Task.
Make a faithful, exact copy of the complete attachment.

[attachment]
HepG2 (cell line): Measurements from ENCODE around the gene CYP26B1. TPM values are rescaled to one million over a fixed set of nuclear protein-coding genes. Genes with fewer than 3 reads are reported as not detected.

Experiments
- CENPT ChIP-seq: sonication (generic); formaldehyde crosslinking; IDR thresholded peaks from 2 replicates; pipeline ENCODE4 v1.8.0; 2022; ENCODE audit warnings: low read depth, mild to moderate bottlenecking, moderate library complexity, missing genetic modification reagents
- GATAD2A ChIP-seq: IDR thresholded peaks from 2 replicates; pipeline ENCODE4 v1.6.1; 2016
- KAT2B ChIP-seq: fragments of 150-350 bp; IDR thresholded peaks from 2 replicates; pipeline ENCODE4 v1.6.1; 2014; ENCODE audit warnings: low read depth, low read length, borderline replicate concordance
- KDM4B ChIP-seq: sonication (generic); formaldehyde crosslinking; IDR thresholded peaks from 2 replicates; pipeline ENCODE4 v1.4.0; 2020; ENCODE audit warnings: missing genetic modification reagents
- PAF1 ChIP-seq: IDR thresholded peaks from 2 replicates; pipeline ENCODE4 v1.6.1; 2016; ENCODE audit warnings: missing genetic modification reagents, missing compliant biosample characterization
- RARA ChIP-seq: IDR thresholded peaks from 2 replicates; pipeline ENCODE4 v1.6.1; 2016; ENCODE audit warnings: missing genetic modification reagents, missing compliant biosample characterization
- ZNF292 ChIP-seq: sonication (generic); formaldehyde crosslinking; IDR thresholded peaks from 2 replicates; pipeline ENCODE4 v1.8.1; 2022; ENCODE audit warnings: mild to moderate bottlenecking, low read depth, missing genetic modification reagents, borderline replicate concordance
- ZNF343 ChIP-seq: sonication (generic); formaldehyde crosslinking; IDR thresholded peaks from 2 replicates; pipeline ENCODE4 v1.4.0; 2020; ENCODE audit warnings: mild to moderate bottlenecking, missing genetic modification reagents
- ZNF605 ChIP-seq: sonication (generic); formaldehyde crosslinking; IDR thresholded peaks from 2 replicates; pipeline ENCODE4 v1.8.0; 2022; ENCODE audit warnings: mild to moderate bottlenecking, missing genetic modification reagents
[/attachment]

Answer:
HepG2 (cell line): Measurements from ENCODE around the gene CYP26B1. TPM values are rescaled to one million over a fixed set of nuclear protein-coding genes. Genes with fewer than 3 reads are reported as not detected.

Experiments
- CENPT ChIP-seq: sonication (generic); formaldehyde crosslinking; IDR thresholded peaks from 2 replicates; pipeline ENCODE4 v1.8.0; 2022; ENCODE audit warnings: low read depth, mild to moderate bottlenecking, moderate library complexity, missing genetic modification reagents
- GATAD2A ChIP-seq: IDR thresholded peaks from 2 replicates; pipeline ENCODE4 v1.6.1; 2016
- KAT2B ChIP-seq: fragments of 150-350 bp; IDR thresholded peaks from 2 replicates; pipeline ENCODE4 v1.6.1; 2014; ENCODE audit warnings: low read depth, low read length, borderline replicate concordance
- KDM4B ChIP-seq: sonication (generic); formaldehyde crosslinking; IDR thresholded peaks from 2 replicates; pipeline ENCODE4 v1.4.0; 2020; ENCODE audit warnings: missing genetic modification reagents
- PAF1 ChIP-seq: IDR thresholded peaks from 2 replicates; pipeline ENCODE4 v1.6.1; 2016; ENCODE audit warnings: missing genetic modification reagents, missing compliant biosample characterization
- RARA ChIP-seq: IDR thresholded peaks from 2 replicates; pipeline ENCODE4 v1.6.1; 2016; ENCODE audit warnings: missing genetic modification reagents, missing compliant biosample characterization
- ZNF292 ChIP-seq: sonication (generic); formaldehyde crosslinking; IDR thresholded peaks from 2 replicates; pipeline ENCODE4 v1.8.1; 2022; ENCODE audit warnings: mild to moderate bottlenecking, low read depth, missing genetic modification reagents, borderline replicate concordance
- ZNF343 ChIP-seq: sonication (generic); formaldehyde crosslinking; IDR thresholded peaks from 2 replicates; pipeline ENCODE4 v1.4.0; 2020; ENCODE audit warnings: mild to moderate bottlenecking, missing genetic modification reagents
- ZNF605 ChIP-seq: sonication (generic); formaldehyde crosslinking; IDR thresholded peaks from 2 replicates; pipeline ENCODE4 v1.8.0; 2022; ENCODE audit warnings: mild to moderate bottlenecking, missing genetic modification reagents